VI, 51, 15. gō̆pâ̄ ămâ̄.

Here the o of gopâ is treated as short, in order to get  ̆  ̄  ̆  ̄ instead of  ̄  ̄  ̆  ̄, which is perfectly legitimate at the end of an Ushnih.

2. The long î and û are treated as short, not only before vowels, which is legitimate, but also before consonants.

VII, 62, 4. dyâ̄vâ̄bhû̄mî̄ ădĭtē trâ̄s̍î̄̆thâ̄m nāh (see Trisht. § 5).

The forms î̄sî̄yā and râ̄sî̄yā in VII, 32, 18, occur at the end of octosyllabic or Gâyatra pâdas, and are therefore

p. cviii

perfectly legitimate, yet Professor Kuhn would change them too, into î̄sî̆yā and râ̄sî̆yā. In VII, 28, 4, even mâyî is treated as mâ̄yî̆ (see Trisht. § 5); and in VII, 68, 1, vî̄tām as vî̆tām. If, in explanation of this shortening of vîtam, vîhi is quoted, which is identified with vĭhi, this can hardly be considered as an argument, for vĭhĭ occurs where no short syllable is required, IV, 48, 1; II, 26, 2; and where, therefore, the shortening of the vowel cannot be attributed to metrical reasons.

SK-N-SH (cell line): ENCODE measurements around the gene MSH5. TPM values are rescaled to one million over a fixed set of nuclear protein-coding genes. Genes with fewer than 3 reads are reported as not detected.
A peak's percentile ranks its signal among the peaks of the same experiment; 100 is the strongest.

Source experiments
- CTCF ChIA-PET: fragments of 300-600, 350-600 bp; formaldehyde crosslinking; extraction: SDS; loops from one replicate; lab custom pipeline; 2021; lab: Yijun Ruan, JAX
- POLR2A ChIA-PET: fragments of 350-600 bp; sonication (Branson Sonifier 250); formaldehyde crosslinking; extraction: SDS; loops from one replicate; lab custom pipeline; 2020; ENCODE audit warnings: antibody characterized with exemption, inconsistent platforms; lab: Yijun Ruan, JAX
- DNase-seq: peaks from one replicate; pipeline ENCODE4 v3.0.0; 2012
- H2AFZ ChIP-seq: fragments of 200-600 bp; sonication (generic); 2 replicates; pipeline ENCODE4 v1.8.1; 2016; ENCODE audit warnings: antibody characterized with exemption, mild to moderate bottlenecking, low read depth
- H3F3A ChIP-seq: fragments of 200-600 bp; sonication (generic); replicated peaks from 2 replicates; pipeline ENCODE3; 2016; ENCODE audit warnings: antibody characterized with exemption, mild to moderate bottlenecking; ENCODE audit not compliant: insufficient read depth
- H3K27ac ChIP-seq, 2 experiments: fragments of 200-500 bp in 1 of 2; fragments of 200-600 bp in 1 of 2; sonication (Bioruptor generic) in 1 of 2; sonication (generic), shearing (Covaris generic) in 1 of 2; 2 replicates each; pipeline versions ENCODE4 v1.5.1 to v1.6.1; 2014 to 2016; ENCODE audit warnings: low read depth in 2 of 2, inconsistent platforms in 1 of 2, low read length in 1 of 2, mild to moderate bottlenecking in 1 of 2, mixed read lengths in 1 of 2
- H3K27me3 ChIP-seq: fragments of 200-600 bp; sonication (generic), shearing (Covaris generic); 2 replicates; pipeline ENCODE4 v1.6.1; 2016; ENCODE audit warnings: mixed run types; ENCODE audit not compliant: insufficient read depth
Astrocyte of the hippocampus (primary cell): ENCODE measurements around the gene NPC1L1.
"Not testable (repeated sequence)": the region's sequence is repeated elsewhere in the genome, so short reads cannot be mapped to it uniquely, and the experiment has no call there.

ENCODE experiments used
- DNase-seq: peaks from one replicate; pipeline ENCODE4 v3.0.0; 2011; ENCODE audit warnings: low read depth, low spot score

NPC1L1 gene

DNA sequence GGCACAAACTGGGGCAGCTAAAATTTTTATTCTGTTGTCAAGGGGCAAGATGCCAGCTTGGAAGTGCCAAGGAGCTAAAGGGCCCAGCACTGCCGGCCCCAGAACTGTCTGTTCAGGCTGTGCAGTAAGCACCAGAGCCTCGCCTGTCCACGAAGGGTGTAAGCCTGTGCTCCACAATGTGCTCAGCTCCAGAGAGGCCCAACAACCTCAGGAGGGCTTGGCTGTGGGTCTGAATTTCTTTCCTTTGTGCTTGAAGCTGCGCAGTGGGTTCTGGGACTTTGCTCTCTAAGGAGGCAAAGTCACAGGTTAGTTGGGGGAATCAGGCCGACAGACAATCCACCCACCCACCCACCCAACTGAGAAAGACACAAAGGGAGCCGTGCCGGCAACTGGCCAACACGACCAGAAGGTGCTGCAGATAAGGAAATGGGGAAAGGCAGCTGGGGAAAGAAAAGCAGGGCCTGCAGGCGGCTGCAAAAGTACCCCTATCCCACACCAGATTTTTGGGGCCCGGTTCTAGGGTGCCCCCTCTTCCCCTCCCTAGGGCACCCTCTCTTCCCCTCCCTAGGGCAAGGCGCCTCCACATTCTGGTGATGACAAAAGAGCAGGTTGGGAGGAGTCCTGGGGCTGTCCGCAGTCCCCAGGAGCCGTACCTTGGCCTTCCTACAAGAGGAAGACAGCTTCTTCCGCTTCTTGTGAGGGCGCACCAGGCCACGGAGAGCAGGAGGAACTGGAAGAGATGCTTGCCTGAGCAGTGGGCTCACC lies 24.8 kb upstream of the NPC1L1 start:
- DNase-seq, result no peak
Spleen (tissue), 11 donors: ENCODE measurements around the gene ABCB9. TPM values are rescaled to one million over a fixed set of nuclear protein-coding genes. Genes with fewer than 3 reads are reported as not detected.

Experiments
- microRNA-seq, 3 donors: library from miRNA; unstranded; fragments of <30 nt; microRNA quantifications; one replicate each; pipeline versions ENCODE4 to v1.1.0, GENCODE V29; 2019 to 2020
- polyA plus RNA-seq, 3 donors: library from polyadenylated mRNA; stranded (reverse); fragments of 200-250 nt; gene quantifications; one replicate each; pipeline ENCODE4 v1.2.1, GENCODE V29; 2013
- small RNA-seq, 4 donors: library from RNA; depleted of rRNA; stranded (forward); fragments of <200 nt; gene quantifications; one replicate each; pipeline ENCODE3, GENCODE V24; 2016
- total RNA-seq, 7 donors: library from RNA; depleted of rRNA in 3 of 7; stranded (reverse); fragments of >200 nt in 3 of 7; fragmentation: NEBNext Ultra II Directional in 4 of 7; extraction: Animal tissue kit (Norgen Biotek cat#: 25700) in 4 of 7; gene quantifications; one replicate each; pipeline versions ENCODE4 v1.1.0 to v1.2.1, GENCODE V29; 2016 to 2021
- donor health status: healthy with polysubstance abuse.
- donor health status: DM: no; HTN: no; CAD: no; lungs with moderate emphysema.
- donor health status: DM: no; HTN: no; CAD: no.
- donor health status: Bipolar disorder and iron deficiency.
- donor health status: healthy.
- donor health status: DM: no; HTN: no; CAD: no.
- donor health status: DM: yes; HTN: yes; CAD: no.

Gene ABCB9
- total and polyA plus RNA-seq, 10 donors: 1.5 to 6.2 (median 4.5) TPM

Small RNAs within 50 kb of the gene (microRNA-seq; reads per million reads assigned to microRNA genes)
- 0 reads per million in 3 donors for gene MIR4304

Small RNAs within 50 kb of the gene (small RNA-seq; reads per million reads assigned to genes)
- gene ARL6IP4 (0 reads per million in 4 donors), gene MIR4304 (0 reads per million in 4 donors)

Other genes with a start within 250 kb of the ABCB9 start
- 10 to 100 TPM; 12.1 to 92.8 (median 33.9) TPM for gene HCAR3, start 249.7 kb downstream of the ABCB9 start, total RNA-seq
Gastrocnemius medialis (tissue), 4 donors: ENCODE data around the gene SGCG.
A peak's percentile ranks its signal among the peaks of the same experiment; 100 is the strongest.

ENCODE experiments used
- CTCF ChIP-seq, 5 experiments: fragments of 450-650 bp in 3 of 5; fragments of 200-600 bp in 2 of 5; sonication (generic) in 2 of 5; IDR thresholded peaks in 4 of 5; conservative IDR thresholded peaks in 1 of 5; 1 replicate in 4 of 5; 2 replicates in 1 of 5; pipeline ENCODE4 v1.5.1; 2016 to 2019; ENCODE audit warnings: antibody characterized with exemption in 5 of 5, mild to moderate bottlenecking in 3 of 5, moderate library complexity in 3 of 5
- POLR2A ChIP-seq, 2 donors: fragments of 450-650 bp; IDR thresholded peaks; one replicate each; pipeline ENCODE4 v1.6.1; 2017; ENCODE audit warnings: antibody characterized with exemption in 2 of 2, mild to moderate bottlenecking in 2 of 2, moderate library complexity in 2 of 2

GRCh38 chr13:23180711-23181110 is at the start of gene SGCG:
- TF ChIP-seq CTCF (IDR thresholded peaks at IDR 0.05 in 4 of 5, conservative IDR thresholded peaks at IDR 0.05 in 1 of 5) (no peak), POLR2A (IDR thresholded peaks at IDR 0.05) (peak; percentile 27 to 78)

3. Final m followed by an initial consonant is allowed to make no position, and even in the middle of a word a nasal followed by a liquid is supposed to make positio debilis. Several of the instances, however, given in support, are from Gâyatra pâdas, where Professor Kuhn, in some of his later articles, has himself allowed greater latitude; others admit of different scanning, as for instance,

I, 117, 8. măhāh kshōnāsyă āsvĭnâ̄ kānvâ̄yā.

Here, even if we considered the dispondeus as illegitimate, we might scan kă͡n*â̄yă, for this scanning occurs in other places, while to treat the first a as short before nv seems tantamount to surrendering all rules of prosody.